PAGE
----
Friday, June 17, 2022
My cashiering work at the price-cutting supermarket, WinCo, has me with shoppers intent on saving money. I routinely check out some paying with food stamps and others using debit cards. Most customers bag their groceries while watching a large viewing screen that makes visible items being scanned and their prices. Most customers know the prices and stop my scanning on seeing an unexpected cost.
In my working environment pennies count. That impacts my perspective although I could weather some inflation. Yesterday after work, I shopped in Winco. Between a written list of needed items and “other stuff” that struck my fancy, my cart filled more than intended. Checking out cost me $95.00.
In earlier months my shopping trips at WinCo totaled less. Typical weekly needs from WinCo averaged $50.00 to $60.00. But Winco is farther away so I shopped at nearby Safeway and Costco. My Safeway purchases usually averaged $90.00 to $120.00. Of course, any trip to Costco averaged $200.00 and upward.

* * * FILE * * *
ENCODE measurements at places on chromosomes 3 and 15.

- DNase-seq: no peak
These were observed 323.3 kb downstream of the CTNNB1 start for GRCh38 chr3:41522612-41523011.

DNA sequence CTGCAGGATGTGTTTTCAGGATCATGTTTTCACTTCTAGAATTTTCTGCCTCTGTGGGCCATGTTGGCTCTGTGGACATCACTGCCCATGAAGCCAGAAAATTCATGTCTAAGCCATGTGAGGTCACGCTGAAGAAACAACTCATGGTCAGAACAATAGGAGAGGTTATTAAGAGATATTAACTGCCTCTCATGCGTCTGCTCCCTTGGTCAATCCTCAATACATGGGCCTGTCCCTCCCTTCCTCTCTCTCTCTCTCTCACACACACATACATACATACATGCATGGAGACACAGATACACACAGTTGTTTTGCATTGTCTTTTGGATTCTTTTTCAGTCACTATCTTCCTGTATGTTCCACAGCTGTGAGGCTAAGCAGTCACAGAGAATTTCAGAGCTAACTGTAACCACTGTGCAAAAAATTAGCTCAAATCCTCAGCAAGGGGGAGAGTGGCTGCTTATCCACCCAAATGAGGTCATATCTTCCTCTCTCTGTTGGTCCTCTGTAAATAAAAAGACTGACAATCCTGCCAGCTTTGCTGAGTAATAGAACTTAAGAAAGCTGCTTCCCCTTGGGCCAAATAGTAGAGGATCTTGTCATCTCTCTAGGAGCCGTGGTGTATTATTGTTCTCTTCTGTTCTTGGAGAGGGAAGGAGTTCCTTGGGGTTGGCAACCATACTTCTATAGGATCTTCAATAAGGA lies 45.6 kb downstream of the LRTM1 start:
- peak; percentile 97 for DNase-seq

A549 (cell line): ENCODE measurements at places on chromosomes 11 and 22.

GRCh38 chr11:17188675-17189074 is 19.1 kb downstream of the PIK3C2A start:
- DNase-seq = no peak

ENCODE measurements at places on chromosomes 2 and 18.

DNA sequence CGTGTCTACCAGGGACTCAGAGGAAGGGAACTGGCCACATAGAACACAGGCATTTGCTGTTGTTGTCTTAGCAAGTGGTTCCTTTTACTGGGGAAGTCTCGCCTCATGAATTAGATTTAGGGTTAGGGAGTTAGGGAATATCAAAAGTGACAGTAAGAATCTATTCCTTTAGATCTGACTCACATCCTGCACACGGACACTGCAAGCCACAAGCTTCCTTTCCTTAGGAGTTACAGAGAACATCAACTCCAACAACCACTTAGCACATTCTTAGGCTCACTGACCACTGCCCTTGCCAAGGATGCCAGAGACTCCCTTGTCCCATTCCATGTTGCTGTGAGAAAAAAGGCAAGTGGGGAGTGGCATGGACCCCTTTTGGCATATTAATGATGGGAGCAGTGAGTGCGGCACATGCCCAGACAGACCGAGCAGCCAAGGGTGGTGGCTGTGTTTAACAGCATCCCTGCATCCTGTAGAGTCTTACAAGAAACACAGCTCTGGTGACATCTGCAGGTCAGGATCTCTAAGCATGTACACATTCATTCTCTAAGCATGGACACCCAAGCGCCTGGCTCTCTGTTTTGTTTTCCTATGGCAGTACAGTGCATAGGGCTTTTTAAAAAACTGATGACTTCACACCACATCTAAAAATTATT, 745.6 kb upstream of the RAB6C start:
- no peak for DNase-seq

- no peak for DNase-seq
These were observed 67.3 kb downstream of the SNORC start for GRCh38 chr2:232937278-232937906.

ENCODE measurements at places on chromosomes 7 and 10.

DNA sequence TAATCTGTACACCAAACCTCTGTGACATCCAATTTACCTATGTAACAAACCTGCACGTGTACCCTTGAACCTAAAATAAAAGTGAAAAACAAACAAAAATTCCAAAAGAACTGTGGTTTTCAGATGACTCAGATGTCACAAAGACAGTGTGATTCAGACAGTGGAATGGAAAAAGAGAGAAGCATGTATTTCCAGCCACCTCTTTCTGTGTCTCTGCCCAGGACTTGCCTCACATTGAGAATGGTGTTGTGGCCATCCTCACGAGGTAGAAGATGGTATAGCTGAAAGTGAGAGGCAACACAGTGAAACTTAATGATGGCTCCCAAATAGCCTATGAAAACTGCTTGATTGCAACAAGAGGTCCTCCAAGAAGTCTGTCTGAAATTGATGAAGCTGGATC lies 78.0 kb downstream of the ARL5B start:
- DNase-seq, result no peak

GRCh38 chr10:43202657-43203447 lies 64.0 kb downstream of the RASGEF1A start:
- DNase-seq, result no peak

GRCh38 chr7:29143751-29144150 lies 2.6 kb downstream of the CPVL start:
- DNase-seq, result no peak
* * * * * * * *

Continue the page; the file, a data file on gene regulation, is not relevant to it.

In fairness to Costco, impulse buying is my own fault. Nonetheless, good marketing encourages impulse buying at Safeway and Winco, too, but in lesser quantities. This impacts bottom lines less noticeably.
In today’s pricey environment, shopping at WinCo saves money compared to other venues. The environment hasn’t reached a point where I’d elect to travel farther and shop at WinCo instead of nearby Safeway and Costco. Nonetheless, my employment at WinCo is an education that impacts my thinking. And, I’m inside the store.
I prefer to pay less for my needs while having many choices. In the words of a WinCo manager who initially interviewed me, “We sell the same stuff as other stores, but we sell it cheaper.”
Dear Friends: Ever-tightening economics are forcing noticeable learning on us. Diana